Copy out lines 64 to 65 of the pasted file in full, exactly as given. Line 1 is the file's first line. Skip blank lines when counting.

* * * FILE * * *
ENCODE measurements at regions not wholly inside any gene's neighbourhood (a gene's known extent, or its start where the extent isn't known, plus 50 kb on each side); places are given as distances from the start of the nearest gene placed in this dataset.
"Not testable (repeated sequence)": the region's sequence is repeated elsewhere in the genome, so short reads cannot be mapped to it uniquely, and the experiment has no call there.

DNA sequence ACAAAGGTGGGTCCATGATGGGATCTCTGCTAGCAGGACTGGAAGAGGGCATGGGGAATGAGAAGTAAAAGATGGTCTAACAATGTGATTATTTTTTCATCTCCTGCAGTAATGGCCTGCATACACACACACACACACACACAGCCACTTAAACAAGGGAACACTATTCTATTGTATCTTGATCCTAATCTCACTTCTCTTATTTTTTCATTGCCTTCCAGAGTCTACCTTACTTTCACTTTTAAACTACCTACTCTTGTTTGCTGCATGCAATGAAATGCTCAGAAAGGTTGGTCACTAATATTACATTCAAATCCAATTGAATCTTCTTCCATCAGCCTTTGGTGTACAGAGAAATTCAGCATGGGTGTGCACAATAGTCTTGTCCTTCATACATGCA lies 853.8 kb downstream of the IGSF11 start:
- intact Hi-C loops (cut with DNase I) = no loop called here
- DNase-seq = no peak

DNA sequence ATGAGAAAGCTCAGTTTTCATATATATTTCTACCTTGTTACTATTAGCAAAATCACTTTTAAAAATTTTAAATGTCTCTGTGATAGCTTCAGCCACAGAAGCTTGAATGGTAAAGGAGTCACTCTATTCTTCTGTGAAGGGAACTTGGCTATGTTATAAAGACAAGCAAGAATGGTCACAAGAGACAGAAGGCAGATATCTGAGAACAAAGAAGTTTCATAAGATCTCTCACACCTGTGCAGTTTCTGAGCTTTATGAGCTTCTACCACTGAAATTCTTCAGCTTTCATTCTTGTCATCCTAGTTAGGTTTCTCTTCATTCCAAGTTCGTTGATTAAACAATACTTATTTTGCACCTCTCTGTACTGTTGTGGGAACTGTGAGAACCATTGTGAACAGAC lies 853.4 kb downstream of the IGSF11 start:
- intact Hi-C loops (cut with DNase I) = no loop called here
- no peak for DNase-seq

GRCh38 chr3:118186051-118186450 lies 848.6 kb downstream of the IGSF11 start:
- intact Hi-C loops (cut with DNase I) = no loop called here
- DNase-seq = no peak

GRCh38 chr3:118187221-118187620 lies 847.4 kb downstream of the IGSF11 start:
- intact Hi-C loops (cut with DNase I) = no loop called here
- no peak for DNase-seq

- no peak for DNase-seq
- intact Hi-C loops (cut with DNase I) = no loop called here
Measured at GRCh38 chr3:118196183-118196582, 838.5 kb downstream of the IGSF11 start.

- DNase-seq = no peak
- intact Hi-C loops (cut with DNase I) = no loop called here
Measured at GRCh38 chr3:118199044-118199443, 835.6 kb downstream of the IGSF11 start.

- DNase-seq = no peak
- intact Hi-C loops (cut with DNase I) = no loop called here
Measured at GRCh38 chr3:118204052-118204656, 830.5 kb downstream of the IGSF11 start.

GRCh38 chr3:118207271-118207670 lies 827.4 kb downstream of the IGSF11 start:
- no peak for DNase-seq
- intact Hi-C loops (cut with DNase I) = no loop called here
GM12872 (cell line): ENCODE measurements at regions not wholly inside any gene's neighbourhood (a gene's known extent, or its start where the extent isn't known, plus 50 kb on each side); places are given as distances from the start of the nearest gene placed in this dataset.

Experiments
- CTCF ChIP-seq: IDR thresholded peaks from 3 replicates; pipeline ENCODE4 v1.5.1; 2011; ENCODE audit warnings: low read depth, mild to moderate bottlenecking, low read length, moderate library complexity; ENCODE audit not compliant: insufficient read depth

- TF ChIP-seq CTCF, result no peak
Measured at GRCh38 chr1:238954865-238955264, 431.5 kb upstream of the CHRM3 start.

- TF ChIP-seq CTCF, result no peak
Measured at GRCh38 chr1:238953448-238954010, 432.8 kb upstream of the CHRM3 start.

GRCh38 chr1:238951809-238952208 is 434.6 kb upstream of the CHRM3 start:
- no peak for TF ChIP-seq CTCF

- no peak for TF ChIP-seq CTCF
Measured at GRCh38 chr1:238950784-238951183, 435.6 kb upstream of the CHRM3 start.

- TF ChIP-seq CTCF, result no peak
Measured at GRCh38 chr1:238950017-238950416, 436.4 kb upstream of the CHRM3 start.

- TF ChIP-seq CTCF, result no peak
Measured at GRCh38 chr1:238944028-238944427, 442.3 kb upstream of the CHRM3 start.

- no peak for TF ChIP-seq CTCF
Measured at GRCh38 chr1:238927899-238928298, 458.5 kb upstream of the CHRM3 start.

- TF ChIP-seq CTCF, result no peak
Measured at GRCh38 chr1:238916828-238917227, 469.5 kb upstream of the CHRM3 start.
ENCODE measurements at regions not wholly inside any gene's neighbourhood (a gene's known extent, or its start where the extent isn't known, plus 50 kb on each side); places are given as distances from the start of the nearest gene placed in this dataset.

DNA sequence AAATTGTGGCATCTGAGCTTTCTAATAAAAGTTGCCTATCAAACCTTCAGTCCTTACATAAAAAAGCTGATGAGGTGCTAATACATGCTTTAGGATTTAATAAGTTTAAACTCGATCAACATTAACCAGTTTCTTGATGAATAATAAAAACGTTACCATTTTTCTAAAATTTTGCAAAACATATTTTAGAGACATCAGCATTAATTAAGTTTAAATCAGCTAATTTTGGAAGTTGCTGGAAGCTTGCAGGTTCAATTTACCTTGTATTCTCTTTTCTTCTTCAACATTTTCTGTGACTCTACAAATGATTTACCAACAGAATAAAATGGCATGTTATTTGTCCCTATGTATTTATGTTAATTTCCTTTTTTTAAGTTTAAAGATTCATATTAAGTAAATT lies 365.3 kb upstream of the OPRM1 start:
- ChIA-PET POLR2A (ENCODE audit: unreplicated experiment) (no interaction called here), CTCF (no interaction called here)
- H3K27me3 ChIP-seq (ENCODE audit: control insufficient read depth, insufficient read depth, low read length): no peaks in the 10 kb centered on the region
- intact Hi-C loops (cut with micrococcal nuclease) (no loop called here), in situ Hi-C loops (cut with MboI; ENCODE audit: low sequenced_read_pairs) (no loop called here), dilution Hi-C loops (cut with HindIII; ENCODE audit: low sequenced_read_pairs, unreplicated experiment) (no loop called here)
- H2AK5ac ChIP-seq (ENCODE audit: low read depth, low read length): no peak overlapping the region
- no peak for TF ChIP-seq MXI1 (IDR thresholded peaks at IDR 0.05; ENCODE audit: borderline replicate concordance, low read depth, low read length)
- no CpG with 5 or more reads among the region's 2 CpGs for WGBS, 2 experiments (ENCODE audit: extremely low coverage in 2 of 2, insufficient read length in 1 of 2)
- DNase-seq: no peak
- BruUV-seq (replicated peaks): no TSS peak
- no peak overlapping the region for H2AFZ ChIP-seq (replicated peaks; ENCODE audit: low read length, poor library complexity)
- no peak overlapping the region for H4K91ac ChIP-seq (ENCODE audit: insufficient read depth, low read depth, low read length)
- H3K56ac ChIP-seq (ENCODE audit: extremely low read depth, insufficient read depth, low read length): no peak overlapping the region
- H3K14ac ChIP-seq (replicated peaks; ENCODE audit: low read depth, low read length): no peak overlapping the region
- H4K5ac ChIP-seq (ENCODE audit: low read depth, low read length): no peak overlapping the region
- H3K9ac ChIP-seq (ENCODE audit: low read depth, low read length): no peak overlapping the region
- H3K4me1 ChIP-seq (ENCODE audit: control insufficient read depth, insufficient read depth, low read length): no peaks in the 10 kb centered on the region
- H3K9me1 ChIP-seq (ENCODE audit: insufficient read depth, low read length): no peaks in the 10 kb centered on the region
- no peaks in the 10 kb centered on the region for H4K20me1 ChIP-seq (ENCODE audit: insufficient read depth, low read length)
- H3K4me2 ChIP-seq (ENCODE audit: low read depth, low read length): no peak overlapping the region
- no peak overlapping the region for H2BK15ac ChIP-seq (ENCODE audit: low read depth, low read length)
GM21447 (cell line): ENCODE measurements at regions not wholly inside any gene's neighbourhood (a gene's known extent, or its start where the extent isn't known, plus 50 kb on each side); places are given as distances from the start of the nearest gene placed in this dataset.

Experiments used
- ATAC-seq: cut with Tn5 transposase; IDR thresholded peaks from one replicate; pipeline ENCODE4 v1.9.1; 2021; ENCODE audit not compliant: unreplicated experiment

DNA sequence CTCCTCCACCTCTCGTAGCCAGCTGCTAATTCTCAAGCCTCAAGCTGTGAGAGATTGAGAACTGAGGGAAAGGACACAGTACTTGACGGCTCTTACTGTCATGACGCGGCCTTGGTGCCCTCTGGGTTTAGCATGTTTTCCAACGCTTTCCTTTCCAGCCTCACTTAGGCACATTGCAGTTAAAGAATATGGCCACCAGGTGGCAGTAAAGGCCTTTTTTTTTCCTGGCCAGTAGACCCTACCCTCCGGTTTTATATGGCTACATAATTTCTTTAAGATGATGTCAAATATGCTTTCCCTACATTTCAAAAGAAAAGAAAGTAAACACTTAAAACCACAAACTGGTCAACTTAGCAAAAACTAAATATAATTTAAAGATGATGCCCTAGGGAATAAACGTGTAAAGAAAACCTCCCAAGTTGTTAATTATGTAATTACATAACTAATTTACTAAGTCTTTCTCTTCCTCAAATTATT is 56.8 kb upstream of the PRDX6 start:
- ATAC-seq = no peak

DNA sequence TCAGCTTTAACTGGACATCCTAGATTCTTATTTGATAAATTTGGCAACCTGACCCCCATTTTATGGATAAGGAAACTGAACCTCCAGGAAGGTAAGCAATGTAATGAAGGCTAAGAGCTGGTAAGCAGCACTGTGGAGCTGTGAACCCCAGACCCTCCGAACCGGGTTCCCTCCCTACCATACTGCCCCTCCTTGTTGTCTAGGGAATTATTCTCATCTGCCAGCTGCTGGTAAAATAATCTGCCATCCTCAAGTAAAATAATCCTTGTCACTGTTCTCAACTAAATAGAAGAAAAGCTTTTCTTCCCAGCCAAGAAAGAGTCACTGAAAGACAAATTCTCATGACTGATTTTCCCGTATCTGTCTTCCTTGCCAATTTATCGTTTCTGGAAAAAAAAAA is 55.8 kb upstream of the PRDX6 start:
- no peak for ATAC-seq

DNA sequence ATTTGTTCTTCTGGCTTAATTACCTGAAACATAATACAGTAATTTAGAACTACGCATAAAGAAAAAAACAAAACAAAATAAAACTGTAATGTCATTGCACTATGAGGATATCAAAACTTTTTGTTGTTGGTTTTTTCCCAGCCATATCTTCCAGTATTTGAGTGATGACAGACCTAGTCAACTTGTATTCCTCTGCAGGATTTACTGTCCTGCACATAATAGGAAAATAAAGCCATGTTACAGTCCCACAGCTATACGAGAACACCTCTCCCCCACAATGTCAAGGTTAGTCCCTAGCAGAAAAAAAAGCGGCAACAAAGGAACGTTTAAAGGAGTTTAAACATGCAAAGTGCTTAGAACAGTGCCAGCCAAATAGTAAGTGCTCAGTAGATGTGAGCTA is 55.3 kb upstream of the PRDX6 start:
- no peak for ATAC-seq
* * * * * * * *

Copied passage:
- no peaks in the 10 kb centered on the region for H4K20me1 ChIP-seq (ENCODE audit: insufficient read depth, low read length)
- H3K4me2 ChIP-seq (ENCODE audit: low read depth, low read length): no peak overlapping the region